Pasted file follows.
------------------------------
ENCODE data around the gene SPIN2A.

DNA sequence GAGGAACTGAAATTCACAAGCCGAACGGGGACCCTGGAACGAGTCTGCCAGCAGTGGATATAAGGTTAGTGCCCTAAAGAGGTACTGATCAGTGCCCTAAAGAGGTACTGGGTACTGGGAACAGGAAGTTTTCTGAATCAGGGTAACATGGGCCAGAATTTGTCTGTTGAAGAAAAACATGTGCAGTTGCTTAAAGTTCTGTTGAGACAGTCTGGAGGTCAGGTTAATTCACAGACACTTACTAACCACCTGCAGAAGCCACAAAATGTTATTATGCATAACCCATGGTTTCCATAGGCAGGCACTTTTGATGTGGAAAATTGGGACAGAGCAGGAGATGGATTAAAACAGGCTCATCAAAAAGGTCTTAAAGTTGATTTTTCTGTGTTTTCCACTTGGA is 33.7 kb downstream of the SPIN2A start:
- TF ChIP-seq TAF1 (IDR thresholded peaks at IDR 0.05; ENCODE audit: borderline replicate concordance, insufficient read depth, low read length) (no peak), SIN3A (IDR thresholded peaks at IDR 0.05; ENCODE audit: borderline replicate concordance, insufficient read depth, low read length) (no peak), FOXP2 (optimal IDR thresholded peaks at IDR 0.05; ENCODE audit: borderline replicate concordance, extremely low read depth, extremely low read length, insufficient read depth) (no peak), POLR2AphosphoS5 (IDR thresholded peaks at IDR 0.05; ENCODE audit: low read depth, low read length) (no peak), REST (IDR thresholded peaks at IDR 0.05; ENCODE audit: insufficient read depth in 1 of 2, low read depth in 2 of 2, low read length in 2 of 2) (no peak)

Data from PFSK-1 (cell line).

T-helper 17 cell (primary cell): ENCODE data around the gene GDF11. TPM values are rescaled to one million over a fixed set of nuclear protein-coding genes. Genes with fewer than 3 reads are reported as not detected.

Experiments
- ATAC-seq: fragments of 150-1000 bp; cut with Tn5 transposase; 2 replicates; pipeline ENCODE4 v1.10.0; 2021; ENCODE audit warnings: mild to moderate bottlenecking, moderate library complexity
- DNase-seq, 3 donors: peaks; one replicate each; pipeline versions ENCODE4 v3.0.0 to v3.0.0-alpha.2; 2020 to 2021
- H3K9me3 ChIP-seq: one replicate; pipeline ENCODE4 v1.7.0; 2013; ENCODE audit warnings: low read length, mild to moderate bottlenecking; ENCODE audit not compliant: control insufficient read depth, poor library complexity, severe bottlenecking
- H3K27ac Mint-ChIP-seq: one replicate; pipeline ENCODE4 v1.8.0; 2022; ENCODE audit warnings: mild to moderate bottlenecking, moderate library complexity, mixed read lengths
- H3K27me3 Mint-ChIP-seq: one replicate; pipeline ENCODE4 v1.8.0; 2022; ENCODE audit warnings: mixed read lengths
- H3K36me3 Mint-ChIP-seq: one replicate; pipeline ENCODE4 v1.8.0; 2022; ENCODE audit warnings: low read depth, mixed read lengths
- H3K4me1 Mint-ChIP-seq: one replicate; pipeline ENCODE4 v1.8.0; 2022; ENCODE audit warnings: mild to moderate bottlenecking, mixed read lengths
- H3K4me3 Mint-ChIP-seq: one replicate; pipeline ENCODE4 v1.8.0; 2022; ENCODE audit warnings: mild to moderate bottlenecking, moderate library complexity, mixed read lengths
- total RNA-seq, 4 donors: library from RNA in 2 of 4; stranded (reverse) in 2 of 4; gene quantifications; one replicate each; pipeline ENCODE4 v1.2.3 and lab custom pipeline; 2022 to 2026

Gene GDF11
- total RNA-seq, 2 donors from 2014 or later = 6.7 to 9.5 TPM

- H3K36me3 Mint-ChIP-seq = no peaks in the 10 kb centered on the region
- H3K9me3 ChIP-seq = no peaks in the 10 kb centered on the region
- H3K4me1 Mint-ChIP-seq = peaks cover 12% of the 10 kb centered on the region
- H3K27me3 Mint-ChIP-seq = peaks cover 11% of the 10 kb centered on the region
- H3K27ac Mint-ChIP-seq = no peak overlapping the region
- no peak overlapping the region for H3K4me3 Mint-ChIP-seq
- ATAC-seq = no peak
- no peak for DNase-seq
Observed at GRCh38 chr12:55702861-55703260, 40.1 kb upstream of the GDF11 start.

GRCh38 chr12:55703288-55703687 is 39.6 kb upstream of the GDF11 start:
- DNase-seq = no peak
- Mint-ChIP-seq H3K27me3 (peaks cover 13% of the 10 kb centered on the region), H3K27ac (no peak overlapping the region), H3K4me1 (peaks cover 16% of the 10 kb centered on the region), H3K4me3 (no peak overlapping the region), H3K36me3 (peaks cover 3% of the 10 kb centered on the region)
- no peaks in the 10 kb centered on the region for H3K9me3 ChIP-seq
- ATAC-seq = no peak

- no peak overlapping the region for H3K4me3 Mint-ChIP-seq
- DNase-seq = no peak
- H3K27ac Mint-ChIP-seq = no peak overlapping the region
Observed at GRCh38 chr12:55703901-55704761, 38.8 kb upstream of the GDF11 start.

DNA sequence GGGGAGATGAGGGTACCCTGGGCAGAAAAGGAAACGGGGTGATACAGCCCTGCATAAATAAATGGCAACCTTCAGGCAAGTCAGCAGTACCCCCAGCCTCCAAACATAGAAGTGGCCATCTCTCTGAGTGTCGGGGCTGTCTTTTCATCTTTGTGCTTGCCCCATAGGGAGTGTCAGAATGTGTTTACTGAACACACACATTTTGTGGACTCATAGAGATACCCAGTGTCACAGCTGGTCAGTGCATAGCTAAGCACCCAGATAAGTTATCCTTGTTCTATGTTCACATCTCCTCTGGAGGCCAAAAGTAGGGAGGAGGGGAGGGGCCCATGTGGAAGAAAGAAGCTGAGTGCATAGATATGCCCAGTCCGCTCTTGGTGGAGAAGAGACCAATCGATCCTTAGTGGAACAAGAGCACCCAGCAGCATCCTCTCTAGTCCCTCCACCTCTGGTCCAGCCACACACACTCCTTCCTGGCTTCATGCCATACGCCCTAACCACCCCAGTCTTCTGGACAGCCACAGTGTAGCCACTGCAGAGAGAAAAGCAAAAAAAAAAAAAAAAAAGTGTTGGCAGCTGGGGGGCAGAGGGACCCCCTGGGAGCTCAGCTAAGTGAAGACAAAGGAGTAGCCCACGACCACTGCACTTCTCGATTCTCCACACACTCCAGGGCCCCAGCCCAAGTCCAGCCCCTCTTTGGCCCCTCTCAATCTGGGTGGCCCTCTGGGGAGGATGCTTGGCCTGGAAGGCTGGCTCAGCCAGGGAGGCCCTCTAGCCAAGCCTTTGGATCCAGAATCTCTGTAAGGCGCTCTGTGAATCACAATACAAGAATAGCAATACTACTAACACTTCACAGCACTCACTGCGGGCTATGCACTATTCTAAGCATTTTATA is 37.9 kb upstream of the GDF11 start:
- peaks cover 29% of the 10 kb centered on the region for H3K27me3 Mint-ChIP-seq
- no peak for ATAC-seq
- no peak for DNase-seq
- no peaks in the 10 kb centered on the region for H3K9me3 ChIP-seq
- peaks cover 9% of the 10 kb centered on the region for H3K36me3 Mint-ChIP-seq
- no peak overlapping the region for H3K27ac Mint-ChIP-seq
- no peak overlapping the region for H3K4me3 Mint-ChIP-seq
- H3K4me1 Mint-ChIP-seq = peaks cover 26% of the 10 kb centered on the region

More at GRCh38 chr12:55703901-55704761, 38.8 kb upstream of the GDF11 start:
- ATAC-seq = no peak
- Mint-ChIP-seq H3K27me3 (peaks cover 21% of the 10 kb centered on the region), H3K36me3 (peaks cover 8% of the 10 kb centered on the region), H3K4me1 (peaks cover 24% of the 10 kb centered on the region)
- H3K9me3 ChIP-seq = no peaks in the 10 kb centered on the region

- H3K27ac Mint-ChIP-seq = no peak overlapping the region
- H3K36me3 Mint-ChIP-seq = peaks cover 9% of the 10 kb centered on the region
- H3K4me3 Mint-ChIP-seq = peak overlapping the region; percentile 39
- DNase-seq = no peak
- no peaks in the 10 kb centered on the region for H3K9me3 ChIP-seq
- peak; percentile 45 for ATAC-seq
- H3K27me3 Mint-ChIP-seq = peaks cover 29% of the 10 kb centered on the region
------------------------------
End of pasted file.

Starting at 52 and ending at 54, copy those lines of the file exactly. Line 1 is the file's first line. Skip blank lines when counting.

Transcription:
- DNase-seq = no peak
- no peaks in the 10 kb centered on the region for H3K9me3 ChIP-seq
- peak; percentile 45 for ATAC-seq